Epidemiology of cardiovascular disease in the United States: implications for the perfusion profession. A 2017 update

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By analyzing epidemiological trends in cardiovascular disease (CVD), key stakeholders can make informed decisions on the future of disease burden and treatment. Accordingly, the cardiovascular perfusion community would benefit from data that would help predict future professional resource utilization.


In 2003, the changes in the number of hospital discharges for CVD from 1990 to 2000 were published, based on data from the National Center for Health Statistics (NCHS). In this study, the NCHS database was reviewed, as well as other resources, to compile the procedure data.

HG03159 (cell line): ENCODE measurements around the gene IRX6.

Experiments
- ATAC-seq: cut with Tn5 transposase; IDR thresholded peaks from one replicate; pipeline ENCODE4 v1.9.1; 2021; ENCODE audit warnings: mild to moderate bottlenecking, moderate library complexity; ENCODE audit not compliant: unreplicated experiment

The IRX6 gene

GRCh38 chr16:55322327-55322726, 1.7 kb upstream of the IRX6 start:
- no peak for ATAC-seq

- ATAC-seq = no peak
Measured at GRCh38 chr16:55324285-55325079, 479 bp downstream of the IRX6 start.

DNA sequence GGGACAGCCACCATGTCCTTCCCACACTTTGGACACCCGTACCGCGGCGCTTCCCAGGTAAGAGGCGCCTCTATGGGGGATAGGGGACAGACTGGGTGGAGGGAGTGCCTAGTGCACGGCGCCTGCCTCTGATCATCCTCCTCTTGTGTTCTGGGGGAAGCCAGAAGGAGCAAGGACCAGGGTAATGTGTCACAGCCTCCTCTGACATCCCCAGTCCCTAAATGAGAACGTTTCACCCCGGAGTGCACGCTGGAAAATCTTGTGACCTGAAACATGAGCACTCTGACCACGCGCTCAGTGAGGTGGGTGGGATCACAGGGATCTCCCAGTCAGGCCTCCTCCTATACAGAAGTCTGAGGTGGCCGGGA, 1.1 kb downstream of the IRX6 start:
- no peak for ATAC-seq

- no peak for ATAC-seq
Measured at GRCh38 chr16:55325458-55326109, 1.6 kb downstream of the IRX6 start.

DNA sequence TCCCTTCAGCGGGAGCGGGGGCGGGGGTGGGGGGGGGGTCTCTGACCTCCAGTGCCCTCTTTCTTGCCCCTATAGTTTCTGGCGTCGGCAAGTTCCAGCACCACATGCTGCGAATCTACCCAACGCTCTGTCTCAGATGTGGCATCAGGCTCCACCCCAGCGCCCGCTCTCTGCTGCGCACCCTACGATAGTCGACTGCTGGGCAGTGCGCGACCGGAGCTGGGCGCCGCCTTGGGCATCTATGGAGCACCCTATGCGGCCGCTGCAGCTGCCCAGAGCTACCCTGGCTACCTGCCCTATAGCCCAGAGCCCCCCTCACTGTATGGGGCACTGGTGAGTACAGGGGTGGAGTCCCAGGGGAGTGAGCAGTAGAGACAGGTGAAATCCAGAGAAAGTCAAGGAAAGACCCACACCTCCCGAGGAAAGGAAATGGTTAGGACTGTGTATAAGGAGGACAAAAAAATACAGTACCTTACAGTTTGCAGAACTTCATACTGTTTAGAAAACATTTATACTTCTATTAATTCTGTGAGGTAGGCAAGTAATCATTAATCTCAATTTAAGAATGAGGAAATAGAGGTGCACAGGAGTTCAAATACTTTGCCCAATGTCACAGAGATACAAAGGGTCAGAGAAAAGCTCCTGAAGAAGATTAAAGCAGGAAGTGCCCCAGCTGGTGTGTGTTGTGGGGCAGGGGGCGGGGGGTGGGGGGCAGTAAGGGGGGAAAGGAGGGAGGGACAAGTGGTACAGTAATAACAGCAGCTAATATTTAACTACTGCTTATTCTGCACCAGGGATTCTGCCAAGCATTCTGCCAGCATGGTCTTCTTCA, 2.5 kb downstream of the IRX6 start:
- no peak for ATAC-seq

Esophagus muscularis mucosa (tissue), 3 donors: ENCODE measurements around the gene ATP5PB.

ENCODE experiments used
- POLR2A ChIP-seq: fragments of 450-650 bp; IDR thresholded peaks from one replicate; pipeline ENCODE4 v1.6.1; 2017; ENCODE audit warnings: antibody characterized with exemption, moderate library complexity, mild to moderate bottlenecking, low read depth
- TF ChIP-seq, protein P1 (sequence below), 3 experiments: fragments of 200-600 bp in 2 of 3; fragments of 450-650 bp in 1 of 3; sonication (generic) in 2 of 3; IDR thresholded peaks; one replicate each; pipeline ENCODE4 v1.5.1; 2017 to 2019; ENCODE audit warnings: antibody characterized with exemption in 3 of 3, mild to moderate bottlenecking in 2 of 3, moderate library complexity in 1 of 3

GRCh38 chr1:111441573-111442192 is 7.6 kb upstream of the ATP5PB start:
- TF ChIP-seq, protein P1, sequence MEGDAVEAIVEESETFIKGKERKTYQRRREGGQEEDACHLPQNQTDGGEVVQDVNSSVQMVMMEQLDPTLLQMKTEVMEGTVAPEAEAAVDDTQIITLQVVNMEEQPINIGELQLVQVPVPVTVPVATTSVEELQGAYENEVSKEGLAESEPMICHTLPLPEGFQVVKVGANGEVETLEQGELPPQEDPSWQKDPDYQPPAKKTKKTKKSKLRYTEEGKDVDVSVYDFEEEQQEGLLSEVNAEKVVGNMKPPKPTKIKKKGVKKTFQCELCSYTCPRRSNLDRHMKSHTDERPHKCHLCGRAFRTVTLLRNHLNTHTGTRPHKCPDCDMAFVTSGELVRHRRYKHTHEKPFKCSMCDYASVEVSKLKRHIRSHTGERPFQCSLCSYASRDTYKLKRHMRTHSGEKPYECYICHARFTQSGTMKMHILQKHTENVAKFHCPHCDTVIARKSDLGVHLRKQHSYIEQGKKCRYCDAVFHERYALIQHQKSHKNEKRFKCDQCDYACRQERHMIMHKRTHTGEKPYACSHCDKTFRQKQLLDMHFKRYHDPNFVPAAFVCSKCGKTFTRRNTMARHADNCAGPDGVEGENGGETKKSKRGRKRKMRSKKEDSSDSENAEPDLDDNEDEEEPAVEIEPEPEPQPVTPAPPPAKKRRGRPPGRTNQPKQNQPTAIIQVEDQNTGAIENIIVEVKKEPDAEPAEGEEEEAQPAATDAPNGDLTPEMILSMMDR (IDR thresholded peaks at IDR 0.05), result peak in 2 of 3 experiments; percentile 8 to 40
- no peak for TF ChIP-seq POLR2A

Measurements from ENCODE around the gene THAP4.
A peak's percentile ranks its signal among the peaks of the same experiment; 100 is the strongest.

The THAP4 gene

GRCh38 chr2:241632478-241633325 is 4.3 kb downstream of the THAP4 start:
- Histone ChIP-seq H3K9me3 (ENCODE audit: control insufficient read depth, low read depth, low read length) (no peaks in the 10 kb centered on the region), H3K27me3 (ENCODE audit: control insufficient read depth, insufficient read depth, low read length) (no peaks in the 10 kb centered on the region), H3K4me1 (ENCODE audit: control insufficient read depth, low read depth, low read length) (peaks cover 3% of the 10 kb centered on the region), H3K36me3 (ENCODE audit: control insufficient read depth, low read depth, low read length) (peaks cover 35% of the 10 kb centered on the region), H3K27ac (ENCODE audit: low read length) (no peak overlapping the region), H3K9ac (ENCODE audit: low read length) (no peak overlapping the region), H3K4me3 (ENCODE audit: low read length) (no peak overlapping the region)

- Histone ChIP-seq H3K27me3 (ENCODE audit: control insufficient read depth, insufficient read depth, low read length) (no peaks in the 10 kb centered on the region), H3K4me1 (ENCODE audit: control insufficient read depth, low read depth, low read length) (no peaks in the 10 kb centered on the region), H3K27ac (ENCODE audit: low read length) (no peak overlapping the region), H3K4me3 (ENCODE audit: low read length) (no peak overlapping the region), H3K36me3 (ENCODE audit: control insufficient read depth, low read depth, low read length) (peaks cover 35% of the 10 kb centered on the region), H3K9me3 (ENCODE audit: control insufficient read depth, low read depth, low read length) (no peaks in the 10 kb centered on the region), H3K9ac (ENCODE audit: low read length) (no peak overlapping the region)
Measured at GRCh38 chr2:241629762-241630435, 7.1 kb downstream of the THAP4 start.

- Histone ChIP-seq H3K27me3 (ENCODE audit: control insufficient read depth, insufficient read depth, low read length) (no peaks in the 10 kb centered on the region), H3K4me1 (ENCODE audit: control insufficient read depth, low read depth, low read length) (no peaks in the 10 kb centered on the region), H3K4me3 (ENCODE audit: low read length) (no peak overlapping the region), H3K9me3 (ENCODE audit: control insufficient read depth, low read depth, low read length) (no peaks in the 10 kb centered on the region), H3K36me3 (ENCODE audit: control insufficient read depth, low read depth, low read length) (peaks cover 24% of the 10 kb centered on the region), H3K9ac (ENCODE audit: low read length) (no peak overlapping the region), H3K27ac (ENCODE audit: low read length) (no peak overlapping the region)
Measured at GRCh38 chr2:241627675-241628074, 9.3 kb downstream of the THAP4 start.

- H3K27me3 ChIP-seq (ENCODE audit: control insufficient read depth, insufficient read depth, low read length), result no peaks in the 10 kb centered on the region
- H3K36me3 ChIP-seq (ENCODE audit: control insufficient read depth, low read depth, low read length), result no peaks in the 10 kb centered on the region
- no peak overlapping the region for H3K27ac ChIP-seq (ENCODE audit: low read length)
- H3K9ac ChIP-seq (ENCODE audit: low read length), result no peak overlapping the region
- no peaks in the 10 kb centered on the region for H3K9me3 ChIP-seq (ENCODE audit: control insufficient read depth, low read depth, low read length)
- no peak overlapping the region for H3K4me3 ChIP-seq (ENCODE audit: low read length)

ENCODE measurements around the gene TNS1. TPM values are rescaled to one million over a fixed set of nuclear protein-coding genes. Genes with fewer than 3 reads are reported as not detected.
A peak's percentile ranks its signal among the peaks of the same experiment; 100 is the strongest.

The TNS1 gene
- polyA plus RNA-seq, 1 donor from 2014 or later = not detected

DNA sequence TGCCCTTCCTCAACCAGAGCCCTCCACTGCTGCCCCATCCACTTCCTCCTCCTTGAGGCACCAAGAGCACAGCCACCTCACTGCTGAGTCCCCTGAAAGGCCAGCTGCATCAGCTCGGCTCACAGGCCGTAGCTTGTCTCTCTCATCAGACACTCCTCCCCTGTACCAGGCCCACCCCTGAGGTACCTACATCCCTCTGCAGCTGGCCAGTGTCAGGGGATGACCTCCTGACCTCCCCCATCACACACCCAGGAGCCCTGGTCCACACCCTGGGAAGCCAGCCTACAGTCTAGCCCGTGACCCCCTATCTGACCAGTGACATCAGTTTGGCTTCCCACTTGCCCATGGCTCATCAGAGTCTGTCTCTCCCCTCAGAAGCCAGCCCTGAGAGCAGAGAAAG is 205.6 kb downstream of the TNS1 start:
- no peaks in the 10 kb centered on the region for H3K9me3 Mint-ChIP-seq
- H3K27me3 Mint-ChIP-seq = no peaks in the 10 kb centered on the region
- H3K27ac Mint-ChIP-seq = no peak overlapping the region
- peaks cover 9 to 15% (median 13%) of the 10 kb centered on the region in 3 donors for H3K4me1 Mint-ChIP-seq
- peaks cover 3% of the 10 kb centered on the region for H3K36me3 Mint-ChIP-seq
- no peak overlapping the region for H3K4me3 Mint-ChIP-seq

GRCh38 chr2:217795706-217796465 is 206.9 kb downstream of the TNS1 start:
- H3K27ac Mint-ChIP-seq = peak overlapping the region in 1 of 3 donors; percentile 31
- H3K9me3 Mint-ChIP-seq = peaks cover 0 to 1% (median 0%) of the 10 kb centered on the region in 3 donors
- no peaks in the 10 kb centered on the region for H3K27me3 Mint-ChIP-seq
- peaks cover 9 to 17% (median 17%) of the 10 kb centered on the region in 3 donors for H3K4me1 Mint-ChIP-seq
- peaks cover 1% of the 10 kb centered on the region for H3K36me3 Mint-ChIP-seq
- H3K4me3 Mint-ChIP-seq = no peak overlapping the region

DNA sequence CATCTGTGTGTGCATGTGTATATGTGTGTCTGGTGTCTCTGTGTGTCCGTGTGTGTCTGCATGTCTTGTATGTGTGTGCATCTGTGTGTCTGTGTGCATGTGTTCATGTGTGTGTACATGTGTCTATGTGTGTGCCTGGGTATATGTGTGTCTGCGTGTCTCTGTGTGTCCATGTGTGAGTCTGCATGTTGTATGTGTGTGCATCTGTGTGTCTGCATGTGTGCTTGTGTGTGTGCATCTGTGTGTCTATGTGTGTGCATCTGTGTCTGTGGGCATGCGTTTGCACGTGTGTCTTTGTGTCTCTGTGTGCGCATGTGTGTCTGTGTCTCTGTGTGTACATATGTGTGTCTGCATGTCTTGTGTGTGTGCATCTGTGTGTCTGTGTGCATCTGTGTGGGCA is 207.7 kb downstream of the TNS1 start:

Deaths due to heart disease and the number of hospital admissions for CVD have decreased over the last decade in contrast to the previous decade. Acute myocardial infarction (AMI), cardiac catheterization and angioplasty rates have also decreased. However, the percentage of the population older than 65 years of age is increasing at a much faster rate than the population growth in general. As a result, there has been a consistent increase in cardiac services utilization, such as transcatheter aortic valve replacement (TAVR), ventricular assist devices and extracorporeal life support (ECLS).


There are many different factors affecting the need for perfusionists in the future. An increasing and aging population with a higher prevalence of CVD, an increased number of hospitals offering cardiovascular services and increased access to care increases the need for perfusion services. It is important for the perfusion profession to follow these changing trends in CVD and treatment in order to plan for the future.

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